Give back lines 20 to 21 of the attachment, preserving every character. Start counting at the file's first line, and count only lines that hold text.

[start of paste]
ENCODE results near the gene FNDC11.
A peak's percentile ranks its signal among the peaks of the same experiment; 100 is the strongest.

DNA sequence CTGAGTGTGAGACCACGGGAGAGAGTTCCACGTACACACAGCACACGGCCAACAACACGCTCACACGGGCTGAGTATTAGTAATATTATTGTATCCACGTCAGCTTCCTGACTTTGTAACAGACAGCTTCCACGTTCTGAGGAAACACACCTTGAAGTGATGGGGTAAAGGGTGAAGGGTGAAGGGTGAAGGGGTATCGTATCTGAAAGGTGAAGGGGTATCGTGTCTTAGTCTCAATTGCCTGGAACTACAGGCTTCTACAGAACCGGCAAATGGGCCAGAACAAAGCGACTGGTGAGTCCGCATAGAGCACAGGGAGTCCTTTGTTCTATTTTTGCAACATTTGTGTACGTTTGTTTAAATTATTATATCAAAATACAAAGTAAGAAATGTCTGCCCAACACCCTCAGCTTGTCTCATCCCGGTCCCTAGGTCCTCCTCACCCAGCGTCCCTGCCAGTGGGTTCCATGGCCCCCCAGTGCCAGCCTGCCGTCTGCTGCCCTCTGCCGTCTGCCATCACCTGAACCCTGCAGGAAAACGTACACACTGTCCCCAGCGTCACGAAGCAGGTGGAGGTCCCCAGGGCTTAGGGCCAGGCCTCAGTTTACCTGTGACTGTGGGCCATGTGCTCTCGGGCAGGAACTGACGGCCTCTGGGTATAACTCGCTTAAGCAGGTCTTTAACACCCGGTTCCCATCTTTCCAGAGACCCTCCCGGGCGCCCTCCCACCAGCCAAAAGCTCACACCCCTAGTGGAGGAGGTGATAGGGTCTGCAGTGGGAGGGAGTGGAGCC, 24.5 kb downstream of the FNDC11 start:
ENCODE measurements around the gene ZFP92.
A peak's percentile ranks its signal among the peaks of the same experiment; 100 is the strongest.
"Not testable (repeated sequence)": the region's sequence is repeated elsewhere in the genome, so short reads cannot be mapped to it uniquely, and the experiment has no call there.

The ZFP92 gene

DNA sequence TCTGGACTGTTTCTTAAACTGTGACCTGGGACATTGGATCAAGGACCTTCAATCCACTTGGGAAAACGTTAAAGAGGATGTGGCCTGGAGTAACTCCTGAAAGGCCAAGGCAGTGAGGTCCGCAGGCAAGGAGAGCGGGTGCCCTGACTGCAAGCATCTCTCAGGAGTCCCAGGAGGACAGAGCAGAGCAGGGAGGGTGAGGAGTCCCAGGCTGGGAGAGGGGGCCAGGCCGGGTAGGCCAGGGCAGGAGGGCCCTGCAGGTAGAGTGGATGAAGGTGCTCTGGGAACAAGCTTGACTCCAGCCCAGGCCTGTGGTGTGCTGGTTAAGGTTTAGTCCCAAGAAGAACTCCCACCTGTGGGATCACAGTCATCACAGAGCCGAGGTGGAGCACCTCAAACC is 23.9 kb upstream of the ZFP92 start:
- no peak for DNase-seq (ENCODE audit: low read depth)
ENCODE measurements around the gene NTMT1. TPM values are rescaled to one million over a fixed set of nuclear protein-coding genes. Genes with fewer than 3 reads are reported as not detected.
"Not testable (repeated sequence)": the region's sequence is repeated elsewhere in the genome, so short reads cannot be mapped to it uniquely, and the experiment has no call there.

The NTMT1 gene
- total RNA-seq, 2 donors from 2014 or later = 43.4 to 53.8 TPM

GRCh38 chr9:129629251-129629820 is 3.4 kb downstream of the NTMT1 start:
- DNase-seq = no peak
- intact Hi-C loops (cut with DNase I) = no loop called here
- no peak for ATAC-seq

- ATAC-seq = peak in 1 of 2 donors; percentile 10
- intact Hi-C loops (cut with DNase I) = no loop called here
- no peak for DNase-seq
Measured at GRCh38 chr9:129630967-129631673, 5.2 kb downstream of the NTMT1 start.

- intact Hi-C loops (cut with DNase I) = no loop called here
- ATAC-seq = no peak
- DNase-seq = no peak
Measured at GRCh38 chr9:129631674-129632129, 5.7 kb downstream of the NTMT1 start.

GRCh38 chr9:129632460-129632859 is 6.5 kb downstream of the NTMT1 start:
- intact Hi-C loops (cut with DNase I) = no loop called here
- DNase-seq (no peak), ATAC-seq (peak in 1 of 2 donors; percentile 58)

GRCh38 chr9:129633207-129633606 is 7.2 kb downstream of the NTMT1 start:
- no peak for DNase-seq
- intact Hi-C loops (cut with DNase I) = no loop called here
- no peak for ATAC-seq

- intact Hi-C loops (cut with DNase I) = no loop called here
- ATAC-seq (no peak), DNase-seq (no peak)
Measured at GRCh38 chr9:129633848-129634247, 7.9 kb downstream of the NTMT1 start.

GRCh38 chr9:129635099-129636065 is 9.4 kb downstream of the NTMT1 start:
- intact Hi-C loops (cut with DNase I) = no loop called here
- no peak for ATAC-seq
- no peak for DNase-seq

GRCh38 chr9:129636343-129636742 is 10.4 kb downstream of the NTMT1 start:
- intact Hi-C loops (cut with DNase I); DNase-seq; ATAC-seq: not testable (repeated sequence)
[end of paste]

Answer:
- no peak for DNase-seq
Measured at GRCh38 chr9:129630967-129631673, 5.2 kb downstream of the NTMT1 start.